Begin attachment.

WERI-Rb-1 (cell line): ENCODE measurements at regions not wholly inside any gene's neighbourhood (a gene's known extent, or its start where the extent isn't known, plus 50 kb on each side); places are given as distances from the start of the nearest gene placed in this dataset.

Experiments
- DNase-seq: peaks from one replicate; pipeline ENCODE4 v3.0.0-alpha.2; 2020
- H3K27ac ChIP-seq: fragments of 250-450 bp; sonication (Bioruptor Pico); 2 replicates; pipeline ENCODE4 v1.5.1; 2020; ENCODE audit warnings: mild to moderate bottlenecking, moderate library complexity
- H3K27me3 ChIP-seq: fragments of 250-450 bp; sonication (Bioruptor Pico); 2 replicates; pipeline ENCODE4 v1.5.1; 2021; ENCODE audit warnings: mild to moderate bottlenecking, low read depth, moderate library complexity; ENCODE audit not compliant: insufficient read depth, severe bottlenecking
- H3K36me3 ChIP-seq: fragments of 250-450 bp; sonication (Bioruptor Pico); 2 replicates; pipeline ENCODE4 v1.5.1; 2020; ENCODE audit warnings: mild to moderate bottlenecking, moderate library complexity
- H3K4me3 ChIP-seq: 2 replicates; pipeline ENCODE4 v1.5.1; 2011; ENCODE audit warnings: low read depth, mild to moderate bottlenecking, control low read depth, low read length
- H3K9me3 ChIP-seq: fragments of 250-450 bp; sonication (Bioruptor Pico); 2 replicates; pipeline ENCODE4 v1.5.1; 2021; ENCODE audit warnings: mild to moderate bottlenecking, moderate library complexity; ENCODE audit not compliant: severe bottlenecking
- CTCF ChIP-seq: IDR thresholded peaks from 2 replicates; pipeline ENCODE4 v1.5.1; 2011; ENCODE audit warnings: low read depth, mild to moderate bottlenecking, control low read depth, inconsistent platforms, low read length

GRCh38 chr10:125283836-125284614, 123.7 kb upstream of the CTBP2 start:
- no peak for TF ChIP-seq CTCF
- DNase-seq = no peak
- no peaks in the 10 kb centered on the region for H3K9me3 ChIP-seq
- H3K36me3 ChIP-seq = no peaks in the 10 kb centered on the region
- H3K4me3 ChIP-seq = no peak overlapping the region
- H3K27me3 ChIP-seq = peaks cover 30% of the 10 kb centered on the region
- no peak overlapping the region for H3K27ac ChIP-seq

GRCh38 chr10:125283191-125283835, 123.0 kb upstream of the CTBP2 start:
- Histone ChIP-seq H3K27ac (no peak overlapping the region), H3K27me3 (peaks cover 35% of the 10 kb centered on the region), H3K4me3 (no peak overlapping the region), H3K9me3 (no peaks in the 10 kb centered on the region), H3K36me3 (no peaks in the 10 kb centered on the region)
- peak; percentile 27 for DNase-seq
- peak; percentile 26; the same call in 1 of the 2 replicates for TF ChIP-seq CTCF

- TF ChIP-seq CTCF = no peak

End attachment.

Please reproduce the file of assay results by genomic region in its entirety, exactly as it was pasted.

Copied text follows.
WERI-Rb-1 (cell line): ENCODE measurements at regions not wholly inside any gene's neighbourhood (a gene's known extent, or its start where the extent isn't known, plus 50 kb on each side); places are given as distances from the start of the nearest gene placed in this dataset.

Experiments
- DNase-seq: peaks from one replicate; pipeline ENCODE4 v3.0.0-alpha.2; 2020
- H3K27ac ChIP-seq: fragments of 250-450 bp; sonication (Bioruptor Pico); 2 replicates; pipeline ENCODE4 v1.5.1; 2020; ENCODE audit warnings: mild to moderate bottlenecking, moderate library complexity
- H3K27me3 ChIP-seq: fragments of 250-450 bp; sonication (Bioruptor Pico); 2 replicates; pipeline ENCODE4 v1.5.1; 2021; ENCODE audit warnings: mild to moderate bottlenecking, low read depth, moderate library complexity; ENCODE audit not compliant: insufficient read depth, severe bottlenecking
- H3K36me3 ChIP-seq: fragments of 250-450 bp; sonication (Bioruptor Pico); 2 replicates; pipeline ENCODE4 v1.5.1; 2020; ENCODE audit warnings: mild to moderate bottlenecking, moderate library complexity
- H3K4me3 ChIP-seq: 2 replicates; pipeline ENCODE4 v1.5.1; 2011; ENCODE audit warnings: low read depth, mild to moderate bottlenecking, control low read depth, low read length
- H3K9me3 ChIP-seq: fragments of 250-450 bp; sonication (Bioruptor Pico); 2 replicates; pipeline ENCODE4 v1.5.1; 2021; ENCODE audit warnings: mild to moderate bottlenecking, moderate library complexity; ENCODE audit not compliant: severe bottlenecking
- CTCF ChIP-seq: IDR thresholded peaks from 2 replicates; pipeline ENCODE4 v1.5.1; 2011; ENCODE audit warnings: low read depth, mild to moderate bottlenecking, control low read depth, inconsistent platforms, low read length

GRCh38 chr10:125283836-125284614, 123.7 kb upstream of the CTBP2 start:
- no peak for TF ChIP-seq CTCF
- DNase-seq = no peak
- no peaks in the 10 kb centered on the region for H3K9me3 ChIP-seq
- H3K36me3 ChIP-seq = no peaks in the 10 kb centered on the region
- H3K4me3 ChIP-seq = no peak overlapping the region
- H3K27me3 ChIP-seq = peaks cover 30% of the 10 kb centered on the region
- no peak overlapping the region for H3K27ac ChIP-seq

GRCh38 chr10:125283191-125283835, 123.0 kb upstream of the CTBP2 start:
- Histone ChIP-seq H3K27ac (no peak overlapping the region), H3K27me3 (peaks cover 35% of the 10 kb centered on the region), H3K4me3 (no peak overlapping the region), H3K9me3 (no peaks in the 10 kb centered on the region), H3K36me3 (no peaks in the 10 kb centered on the region)
- peak; percentile 27 for DNase-seq
- peak; percentile 26; the same call in 1 of the 2 replicates for TF ChIP-seq CTCF

- TF ChIP-seq CTCF = no peak